Watch Dogs 2

Watch Dogs 2 feel odd. It came out on the November 28th, last year, in an interesting political climate. It came out after the Brexit vote, and after the US election. It came out in a period of social and political volatility, during which people are tired and increasingly polarized. It came out during a time when people have been increasingly frustrated by the systems that are meant to serve them. Such a great opportunity…

The game departs from Watch Dog’s broody, too serious tone and silly vigilante story to a funny, oddball hacktivism group that feels like a family, full of color. The art team did a great job selling the DedSec activist brand, which is much separate from DedSec’s propaganda as a hacker group without feeling too on-the-nose. It helps that the game keeps, for the most part, a lighter tone.

And while there are plenty of jokes and laughs, I can’t help but wonder if, back when the game was first drafted, if the studio set out to push forward a message with it. Not “join a hacker group and save the world” kind of message – that is a constraint of the series they had to work with – but perhaps more a call to action. The game asks plenty of questions regarding what we do and who we allow to have our information, and in its odd way presents the perils of having such an extensive, interconnected system in terms of security1. Of note is the question of how much influence should companies have in the success of an election, one of the most important aspects of any modern democracies.

We live in the world of soundbites and information overload. We live in a world where fake news are a thing, where corrections don’t get anywhere near as much views as the original article, and memes are the standard communication tool of communication. For a regular person, it is a daunting task to control the flow of information and filter out the good from the bad (not to mention doing so without creating a personal echo chamber). Slowly, information curators become more and more important in our quest to become informed. And, slowly, it seems as if we can trust media organizations less and less.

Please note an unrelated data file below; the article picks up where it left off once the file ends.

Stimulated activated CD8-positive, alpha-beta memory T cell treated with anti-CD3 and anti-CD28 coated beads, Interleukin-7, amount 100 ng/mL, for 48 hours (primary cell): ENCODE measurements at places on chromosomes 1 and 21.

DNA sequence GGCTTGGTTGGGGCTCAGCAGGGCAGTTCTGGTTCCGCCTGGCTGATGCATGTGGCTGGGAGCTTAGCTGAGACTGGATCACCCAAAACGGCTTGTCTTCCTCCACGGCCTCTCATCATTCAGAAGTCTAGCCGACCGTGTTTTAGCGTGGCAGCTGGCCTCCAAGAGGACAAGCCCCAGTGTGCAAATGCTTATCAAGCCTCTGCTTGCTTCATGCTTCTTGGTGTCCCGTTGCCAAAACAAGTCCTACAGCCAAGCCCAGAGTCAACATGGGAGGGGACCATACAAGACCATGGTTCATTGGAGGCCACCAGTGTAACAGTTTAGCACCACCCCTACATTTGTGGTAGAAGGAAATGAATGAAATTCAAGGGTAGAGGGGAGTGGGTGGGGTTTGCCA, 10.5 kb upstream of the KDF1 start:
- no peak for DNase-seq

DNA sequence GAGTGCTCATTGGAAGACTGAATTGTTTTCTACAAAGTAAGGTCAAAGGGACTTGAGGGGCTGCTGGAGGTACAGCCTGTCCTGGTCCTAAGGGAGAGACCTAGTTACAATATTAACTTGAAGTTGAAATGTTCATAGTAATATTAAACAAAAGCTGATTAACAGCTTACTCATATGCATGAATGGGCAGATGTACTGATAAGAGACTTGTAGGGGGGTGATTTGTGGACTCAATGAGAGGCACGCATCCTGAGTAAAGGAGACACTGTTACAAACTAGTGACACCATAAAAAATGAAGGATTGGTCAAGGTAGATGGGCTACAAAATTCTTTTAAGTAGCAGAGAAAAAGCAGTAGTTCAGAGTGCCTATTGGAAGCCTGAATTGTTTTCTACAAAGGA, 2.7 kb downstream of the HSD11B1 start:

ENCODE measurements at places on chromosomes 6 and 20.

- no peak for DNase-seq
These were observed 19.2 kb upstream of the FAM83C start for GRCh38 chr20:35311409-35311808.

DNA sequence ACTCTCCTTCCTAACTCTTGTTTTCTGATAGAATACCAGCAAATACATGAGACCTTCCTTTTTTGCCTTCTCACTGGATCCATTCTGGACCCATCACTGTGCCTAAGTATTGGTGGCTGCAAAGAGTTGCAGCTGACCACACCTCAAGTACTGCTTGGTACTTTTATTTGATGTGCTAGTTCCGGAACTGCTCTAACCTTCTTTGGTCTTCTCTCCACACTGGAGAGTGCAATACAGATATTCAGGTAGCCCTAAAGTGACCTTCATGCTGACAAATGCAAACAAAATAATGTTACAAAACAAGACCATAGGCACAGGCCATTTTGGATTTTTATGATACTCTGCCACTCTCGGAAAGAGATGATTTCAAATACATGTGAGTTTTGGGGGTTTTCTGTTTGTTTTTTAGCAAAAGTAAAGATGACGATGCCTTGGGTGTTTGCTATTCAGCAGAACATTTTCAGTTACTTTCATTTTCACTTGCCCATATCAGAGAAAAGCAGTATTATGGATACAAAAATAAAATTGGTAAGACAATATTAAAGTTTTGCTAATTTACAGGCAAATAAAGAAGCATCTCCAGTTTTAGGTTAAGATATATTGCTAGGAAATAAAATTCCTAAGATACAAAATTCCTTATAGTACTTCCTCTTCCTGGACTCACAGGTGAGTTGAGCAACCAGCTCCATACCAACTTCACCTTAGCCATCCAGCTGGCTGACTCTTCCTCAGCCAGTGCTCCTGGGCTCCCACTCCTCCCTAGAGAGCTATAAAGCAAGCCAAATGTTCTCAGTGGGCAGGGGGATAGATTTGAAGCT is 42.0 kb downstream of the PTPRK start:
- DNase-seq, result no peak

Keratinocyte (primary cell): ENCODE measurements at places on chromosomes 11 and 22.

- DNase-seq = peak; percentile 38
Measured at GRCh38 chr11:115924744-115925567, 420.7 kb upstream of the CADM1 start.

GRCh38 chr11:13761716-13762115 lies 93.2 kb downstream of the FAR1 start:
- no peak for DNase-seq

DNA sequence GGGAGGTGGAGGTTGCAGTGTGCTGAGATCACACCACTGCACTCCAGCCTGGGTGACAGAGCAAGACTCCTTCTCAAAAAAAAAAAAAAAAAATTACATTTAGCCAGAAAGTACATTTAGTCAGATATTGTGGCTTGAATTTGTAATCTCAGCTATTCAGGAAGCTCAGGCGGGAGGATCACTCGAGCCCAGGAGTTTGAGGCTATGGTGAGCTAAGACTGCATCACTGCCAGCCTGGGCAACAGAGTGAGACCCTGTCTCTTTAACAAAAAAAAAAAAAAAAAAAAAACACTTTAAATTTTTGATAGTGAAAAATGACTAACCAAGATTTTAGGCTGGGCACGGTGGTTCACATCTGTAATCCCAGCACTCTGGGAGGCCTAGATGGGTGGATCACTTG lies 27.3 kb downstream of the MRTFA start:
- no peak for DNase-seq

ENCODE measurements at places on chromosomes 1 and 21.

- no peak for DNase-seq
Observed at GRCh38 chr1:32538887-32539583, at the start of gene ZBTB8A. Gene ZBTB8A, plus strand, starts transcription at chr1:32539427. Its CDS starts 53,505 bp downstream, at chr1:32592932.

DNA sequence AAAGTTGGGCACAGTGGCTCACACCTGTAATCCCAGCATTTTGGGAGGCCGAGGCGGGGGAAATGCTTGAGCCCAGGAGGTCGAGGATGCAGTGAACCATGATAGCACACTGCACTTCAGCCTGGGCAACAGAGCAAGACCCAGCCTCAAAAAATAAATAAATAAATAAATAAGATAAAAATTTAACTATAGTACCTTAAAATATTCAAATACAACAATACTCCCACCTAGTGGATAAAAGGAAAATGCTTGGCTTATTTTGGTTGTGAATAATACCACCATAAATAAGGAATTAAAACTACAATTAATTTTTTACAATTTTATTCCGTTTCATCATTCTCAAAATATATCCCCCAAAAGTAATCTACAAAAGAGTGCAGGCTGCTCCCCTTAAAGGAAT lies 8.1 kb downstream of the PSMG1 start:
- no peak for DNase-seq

In game, DedSec positions itself as an outside-the-system group that exposes the truth to the people. An alternative to the corporate-influenced media and social networks. It asks the people to trust them, to believe them. Sadly, the game does not engage much in the inherent issue of trusting such an organization in a world where organizations can’t be trusted to respect your interest or be honest. It also doesn’t explore the realities of activist work, which it could have.

It is a shame that Watch Dogs 2 is still burdened with the need to be a power fantasy. Hence why I am not convinced it is trying to say something. I wish it was advocating for activist – we definitely need people to be much more invested in politics and ensuring their rights are protected. And it’d be nice if it was actually putting forward anarchism, because as it stands, it is a game about cool haxxors sticking it to the man that’s so much about that power fantasy, it is merely a cool story. If it works as a starting conversation for some, great. I also understand that the game has been in development for a long time and there is no way the developers could have foreseen, much less bet on the current events, nor do I expect a Triple-A studio to take a hard stance on anything. And, sure, the companies have clear parallels to the real world… I just wish it would do a bit more2.

1 The hacking mini-game is still as terrible as ever…

2 Perhaps a bit more like Bay12’s Liberal Crime Squad.

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